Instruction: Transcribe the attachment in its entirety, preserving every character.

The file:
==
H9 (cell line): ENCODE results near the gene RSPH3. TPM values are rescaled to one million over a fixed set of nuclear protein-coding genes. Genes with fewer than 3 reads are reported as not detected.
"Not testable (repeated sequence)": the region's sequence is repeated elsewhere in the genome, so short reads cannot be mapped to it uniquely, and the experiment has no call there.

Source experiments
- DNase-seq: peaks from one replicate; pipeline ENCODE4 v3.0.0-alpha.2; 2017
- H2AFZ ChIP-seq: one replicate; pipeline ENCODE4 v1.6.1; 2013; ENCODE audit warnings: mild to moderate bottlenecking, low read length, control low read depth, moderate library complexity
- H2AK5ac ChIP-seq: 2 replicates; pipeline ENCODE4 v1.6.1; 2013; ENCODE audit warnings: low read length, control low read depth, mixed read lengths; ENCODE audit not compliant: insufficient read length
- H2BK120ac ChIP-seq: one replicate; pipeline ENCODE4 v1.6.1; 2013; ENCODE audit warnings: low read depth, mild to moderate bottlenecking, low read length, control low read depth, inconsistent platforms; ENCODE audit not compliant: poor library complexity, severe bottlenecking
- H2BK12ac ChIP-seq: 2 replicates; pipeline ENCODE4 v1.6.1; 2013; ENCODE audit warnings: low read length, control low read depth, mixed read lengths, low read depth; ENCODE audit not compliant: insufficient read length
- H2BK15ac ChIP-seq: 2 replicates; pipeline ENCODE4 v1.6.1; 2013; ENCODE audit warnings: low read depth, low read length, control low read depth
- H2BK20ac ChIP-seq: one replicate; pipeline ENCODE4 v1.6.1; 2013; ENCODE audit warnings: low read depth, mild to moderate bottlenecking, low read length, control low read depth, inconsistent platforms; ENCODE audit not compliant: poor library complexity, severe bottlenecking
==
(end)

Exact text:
H9 (cell line): ENCODE results near the gene RSPH3. TPM values are rescaled to one million over a fixed set of nuclear protein-coding genes. Genes with fewer than 3 reads are reported as not detected.
"Not testable (repeated sequence)": the region's sequence is repeated elsewhere in the genome, so short reads cannot be mapped to it uniquely, and the experiment has no call there.

Source experiments
- DNase-seq: peaks from one replicate; pipeline ENCODE4 v3.0.0-alpha.2; 2017
- H2AFZ ChIP-seq: one replicate; pipeline ENCODE4 v1.6.1; 2013; ENCODE audit warnings: mild to moderate bottlenecking, low read length, control low read depth, moderate library complexity
- H2AK5ac ChIP-seq: 2 replicates; pipeline ENCODE4 v1.6.1; 2013; ENCODE audit warnings: low read length, control low read depth, mixed read lengths; ENCODE audit not compliant: insufficient read length
- H2BK120ac ChIP-seq: one replicate; pipeline ENCODE4 v1.6.1; 2013; ENCODE audit warnings: low read depth, mild to moderate bottlenecking, low read length, control low read depth, inconsistent platforms; ENCODE audit not compliant: poor library complexity, severe bottlenecking
- H2BK12ac ChIP-seq: 2 replicates; pipeline ENCODE4 v1.6.1; 2013; ENCODE audit warnings: low read length, control low read depth, mixed read lengths, low read depth; ENCODE audit not compliant: insufficient read length
- H2BK15ac ChIP-seq: 2 replicates; pipeline ENCODE4 v1.6.1; 2013; ENCODE audit warnings: low read depth, low read length, control low read depth
- H2BK20ac ChIP-seq: one replicate; pipeline ENCODE4 v1.6.1; 2013; ENCODE audit warnings: low read depth, mild to moderate bottlenecking, low read length, control low read depth, inconsistent platforms; ENCODE audit not compliant: poor library complexity, severe bottlenecking